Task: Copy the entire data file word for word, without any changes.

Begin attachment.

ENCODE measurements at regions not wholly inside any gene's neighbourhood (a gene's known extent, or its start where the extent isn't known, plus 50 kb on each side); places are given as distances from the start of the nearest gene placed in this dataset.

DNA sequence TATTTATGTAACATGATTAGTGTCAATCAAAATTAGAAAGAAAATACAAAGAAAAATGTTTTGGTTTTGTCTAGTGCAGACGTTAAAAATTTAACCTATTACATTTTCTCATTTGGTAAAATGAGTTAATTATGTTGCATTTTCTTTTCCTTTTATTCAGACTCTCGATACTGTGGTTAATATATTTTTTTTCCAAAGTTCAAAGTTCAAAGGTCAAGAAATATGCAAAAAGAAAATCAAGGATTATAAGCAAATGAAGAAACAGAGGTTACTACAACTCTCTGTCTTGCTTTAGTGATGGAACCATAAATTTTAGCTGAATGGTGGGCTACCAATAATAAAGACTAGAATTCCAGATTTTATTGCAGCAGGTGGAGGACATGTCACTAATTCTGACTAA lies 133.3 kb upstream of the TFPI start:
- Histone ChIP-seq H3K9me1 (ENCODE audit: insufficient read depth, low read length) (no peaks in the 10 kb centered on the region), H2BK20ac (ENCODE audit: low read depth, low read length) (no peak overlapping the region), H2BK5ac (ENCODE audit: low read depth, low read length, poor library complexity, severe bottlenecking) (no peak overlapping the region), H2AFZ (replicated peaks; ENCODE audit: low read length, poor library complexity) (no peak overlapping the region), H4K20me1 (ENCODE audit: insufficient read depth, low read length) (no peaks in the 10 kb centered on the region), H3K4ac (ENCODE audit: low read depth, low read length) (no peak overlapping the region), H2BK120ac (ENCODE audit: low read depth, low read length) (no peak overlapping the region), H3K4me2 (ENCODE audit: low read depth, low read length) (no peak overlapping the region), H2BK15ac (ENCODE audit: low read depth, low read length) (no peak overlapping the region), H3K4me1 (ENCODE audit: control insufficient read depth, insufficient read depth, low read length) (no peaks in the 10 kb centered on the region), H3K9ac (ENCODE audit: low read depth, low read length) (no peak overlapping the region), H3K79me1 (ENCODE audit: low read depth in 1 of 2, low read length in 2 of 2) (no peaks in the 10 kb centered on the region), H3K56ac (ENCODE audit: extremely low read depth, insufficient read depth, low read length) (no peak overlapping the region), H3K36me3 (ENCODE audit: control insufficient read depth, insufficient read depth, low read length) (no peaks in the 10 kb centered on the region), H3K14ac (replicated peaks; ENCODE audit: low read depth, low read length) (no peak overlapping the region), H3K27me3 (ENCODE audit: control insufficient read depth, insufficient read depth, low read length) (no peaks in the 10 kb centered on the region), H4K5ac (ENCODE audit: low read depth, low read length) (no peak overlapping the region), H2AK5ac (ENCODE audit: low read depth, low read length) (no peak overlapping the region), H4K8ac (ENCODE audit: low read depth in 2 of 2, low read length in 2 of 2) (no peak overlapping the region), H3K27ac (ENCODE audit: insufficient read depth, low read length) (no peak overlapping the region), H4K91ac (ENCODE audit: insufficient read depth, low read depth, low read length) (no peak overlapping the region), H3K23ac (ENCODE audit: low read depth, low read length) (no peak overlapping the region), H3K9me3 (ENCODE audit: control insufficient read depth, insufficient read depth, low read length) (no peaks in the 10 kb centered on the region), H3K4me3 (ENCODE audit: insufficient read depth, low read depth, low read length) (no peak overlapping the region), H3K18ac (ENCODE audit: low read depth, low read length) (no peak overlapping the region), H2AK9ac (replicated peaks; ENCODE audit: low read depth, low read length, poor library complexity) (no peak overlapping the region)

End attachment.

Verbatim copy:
ENCODE measurements at regions not wholly inside any gene's neighbourhood (a gene's known extent, or its start where the extent isn't known, plus 50 kb on each side); places are given as distances from the start of the nearest gene placed in this dataset.

DNA sequence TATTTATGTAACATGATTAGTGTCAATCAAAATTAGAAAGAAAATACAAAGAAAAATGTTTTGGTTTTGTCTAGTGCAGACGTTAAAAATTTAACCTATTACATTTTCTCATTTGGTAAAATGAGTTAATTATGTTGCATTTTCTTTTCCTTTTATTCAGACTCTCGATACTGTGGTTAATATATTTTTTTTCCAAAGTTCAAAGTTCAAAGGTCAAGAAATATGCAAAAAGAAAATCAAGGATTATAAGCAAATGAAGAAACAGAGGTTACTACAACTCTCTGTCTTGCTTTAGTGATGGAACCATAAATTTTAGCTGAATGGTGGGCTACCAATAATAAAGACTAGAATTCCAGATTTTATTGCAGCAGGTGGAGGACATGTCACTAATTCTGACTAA lies 133.3 kb upstream of the TFPI start:
- Histone ChIP-seq H3K9me1 (ENCODE audit: insufficient read depth, low read length) (no peaks in the 10 kb centered on the region), H2BK20ac (ENCODE audit: low read depth, low read length) (no peak overlapping the region), H2BK5ac (ENCODE audit: low read depth, low read length, poor library complexity, severe bottlenecking) (no peak overlapping the region), H2AFZ (replicated peaks; ENCODE audit: low read length, poor library complexity) (no peak overlapping the region), H4K20me1 (ENCODE audit: insufficient read depth, low read length) (no peaks in the 10 kb centered on the region), H3K4ac (ENCODE audit: low read depth, low read length) (no peak overlapping the region), H2BK120ac (ENCODE audit: low read depth, low read length) (no peak overlapping the region), H3K4me2 (ENCODE audit: low read depth, low read length) (no peak overlapping the region), H2BK15ac (ENCODE audit: low read depth, low read length) (no peak overlapping the region), H3K4me1 (ENCODE audit: control insufficient read depth, insufficient read depth, low read length) (no peaks in the 10 kb centered on the region), H3K9ac (ENCODE audit: low read depth, low read length) (no peak overlapping the region), H3K79me1 (ENCODE audit: low read depth in 1 of 2, low read length in 2 of 2) (no peaks in the 10 kb centered on the region), H3K56ac (ENCODE audit: extremely low read depth, insufficient read depth, low read length) (no peak overlapping the region), H3K36me3 (ENCODE audit: control insufficient read depth, insufficient read depth, low read length) (no peaks in the 10 kb centered on the region), H3K14ac (replicated peaks; ENCODE audit: low read depth, low read length) (no peak overlapping the region), H3K27me3 (ENCODE audit: control insufficient read depth, insufficient read depth, low read length) (no peaks in the 10 kb centered on the region), H4K5ac (ENCODE audit: low read depth, low read length) (no peak overlapping the region), H2AK5ac (ENCODE audit: low read depth, low read length) (no peak overlapping the region), H4K8ac (ENCODE audit: low read depth in 2 of 2, low read length in 2 of 2) (no peak overlapping the region), H3K27ac (ENCODE audit: insufficient read depth, low read length) (no peak overlapping the region), H4K91ac (ENCODE audit: insufficient read depth, low read depth, low read length) (no peak overlapping the region), H3K23ac (ENCODE audit: low read depth, low read length) (no peak overlapping the region), H3K9me3 (ENCODE audit: control insufficient read depth, insufficient read depth, low read length) (no peaks in the 10 kb centered on the region), H3K4me3 (ENCODE audit: insufficient read depth, low read depth, low read length) (no peak overlapping the region), H3K18ac (ENCODE audit: low read depth, low read length) (no peak overlapping the region), H2AK9ac (replicated peaks; ENCODE audit: low read depth, low read length, poor library complexity) (no peak overlapping the region)